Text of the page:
My heart is also heavy as I await the news of the Supreme Court decision about the so-called “Freedom to Marry” act. Though I have an inkling that traditional marriage will lose again, I am not worried about the impact this might or might not have on the family as we know it. People who believe in marriage between a man and a woman only will continue to believe that; and people who believe in same-sex marriage will also continue to do the same. This will not substantially change the mood in the country either, which is remarkably tilting toward support for same-sex marriage.

I am more concerned for how believers will react, what they will post on FB and other public social media sites. I am concerned because I don’t know if the majority of God’s people will remember not to panic and will continue to believe that God is still in control and that homosexual people are NOT our enemies. Let’s all clothe ourselves with humility, folks, and allow God to be God.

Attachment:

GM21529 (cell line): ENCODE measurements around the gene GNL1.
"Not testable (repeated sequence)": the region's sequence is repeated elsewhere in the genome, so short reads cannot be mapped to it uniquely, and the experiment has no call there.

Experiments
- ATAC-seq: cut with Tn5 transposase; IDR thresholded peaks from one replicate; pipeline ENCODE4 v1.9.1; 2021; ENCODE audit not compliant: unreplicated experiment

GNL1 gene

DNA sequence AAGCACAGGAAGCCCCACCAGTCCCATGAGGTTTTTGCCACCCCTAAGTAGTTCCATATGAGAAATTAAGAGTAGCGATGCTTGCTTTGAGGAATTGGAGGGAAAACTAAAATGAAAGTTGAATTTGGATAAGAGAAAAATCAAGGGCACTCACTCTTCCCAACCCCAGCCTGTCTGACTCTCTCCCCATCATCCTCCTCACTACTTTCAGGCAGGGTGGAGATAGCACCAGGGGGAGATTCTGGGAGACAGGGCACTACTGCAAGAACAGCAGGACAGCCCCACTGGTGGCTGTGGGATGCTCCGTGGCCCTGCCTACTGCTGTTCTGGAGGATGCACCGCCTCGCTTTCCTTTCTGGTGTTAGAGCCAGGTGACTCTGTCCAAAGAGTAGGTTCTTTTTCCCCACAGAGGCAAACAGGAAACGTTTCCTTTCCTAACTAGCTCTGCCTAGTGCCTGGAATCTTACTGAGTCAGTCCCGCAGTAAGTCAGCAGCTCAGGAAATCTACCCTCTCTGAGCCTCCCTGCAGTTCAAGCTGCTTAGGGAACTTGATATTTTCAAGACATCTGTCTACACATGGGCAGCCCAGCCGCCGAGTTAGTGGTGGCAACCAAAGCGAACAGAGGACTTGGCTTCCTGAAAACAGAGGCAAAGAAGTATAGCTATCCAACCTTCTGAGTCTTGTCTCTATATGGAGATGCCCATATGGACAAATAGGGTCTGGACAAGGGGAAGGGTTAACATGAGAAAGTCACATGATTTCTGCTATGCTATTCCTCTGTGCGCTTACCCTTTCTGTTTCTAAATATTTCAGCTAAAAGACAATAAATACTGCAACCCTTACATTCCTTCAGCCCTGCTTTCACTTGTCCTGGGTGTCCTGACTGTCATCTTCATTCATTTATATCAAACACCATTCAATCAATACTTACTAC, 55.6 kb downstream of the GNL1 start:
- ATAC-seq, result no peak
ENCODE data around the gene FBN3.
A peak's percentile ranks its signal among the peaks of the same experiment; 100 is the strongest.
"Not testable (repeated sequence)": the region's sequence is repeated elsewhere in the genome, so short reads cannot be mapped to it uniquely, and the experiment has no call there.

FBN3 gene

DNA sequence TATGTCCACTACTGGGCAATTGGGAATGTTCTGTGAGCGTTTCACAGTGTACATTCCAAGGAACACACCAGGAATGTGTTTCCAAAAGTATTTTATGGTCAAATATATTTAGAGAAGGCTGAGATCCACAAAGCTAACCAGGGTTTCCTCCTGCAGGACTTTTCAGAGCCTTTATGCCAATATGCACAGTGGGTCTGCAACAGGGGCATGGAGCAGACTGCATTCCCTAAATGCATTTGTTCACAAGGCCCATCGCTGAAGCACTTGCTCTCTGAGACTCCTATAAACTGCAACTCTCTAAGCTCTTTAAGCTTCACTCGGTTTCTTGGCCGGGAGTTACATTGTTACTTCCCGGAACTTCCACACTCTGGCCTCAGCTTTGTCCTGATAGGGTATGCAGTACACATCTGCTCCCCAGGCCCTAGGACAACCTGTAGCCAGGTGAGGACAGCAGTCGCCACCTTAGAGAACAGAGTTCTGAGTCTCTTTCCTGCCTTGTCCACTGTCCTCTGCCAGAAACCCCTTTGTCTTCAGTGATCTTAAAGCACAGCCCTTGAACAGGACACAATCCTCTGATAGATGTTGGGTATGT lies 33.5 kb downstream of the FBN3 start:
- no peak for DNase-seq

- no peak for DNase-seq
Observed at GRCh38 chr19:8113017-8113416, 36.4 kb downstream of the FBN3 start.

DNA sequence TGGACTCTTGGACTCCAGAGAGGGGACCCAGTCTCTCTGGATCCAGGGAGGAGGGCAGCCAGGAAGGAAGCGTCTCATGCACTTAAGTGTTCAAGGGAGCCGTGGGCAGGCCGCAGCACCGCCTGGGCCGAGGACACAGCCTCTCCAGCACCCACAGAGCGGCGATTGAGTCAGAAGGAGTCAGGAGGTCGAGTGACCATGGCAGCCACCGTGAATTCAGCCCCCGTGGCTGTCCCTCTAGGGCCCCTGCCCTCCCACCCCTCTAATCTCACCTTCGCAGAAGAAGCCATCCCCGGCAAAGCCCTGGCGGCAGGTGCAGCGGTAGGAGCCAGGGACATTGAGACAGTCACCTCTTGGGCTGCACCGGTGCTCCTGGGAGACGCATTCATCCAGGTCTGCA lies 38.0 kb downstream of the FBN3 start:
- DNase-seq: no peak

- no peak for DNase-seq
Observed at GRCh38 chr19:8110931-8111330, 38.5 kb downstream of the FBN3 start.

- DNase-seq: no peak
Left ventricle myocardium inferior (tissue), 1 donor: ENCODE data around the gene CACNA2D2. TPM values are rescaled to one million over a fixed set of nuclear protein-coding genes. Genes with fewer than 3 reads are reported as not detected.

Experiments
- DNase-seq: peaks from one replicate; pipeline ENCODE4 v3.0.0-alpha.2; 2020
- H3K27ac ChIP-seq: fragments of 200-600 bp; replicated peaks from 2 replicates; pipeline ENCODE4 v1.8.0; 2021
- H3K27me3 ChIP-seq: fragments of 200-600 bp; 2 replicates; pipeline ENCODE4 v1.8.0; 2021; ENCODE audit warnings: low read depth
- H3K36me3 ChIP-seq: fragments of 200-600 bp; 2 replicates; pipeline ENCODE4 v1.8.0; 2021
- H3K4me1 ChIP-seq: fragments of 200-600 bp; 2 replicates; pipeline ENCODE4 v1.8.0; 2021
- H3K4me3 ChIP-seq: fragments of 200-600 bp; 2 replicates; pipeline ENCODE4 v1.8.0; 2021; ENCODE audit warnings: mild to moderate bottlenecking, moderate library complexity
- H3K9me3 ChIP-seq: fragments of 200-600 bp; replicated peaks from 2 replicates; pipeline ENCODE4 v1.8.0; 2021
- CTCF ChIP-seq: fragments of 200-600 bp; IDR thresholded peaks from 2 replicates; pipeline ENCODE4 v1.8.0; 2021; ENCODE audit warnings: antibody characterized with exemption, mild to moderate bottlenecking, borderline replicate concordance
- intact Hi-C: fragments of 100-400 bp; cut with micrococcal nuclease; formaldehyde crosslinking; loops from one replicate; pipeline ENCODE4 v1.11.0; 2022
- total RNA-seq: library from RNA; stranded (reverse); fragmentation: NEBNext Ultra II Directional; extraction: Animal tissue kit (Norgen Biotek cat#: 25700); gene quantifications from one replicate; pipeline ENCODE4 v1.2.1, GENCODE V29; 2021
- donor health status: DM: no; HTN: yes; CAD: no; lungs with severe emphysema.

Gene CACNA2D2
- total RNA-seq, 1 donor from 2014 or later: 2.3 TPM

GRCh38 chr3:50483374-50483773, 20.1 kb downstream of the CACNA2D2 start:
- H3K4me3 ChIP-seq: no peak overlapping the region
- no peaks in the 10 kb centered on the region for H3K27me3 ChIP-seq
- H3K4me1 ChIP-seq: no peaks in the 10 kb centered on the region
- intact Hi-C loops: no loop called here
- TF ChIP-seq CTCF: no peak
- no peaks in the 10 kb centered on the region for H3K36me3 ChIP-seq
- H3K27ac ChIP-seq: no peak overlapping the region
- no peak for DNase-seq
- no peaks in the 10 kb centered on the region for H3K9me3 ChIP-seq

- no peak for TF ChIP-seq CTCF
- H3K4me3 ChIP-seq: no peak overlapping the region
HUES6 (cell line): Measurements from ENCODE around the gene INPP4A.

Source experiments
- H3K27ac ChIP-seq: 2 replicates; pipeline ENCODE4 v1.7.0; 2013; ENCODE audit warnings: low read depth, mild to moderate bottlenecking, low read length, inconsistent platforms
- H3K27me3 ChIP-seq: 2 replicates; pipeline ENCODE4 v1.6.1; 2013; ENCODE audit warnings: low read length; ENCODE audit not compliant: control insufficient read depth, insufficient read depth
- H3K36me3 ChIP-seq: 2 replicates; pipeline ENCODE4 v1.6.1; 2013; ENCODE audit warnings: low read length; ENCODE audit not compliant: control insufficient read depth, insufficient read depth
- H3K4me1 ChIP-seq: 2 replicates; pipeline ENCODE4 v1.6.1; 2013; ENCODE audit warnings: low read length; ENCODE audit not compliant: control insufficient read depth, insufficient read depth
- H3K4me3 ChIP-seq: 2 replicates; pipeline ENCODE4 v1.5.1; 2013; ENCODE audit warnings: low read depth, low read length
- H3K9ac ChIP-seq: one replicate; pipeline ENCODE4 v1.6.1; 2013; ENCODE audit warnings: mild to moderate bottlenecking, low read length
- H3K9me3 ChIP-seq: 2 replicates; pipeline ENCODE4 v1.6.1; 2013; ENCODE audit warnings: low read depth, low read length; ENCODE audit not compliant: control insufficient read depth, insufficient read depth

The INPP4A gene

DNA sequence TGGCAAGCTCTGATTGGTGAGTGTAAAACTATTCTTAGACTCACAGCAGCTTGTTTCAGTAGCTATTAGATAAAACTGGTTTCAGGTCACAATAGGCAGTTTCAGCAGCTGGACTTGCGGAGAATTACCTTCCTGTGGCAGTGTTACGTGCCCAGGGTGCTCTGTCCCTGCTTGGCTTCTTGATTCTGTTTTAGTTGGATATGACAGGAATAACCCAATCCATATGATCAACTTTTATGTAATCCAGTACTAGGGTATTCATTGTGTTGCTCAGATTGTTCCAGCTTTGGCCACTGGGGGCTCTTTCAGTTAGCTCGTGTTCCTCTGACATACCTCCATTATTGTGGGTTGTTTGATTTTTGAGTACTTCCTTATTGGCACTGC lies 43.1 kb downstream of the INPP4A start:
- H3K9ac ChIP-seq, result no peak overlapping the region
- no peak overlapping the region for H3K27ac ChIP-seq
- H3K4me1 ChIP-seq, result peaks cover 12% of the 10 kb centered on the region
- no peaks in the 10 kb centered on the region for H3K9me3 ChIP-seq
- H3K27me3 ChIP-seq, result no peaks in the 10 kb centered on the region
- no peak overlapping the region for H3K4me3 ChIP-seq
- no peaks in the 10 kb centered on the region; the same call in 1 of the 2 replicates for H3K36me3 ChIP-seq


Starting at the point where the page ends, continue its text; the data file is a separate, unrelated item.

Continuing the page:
I want to share with you that despite the struggles we are having with personal and global issues, and despite of the ravages of sickness that affect so many of us, there is still hope because of the FACT that Jesus Christ, our beloved Lord, rose again from the dead and by doing so He has given all of us hope that one day we can also overcome death, our greatest enemy.

This Sunday, we  will kick off our “Picture (Im)perfect” series by celebrating Christ’s resurrection with a sense of renewed hope that our God can turn calamity into calm, concern into confidence, chaos into celebration. Remember how Paul ended his expose on the resurrection in 1 Corinthians 15: “So, my dear brothers and sisters, be strong and immovable. Always work enthusiastically for the Lord, for you know that nothing you do for the Lord is ever useless.” (1 Corinthians 15:58).

He is risen!

Pastor Ivanildo C. Trindade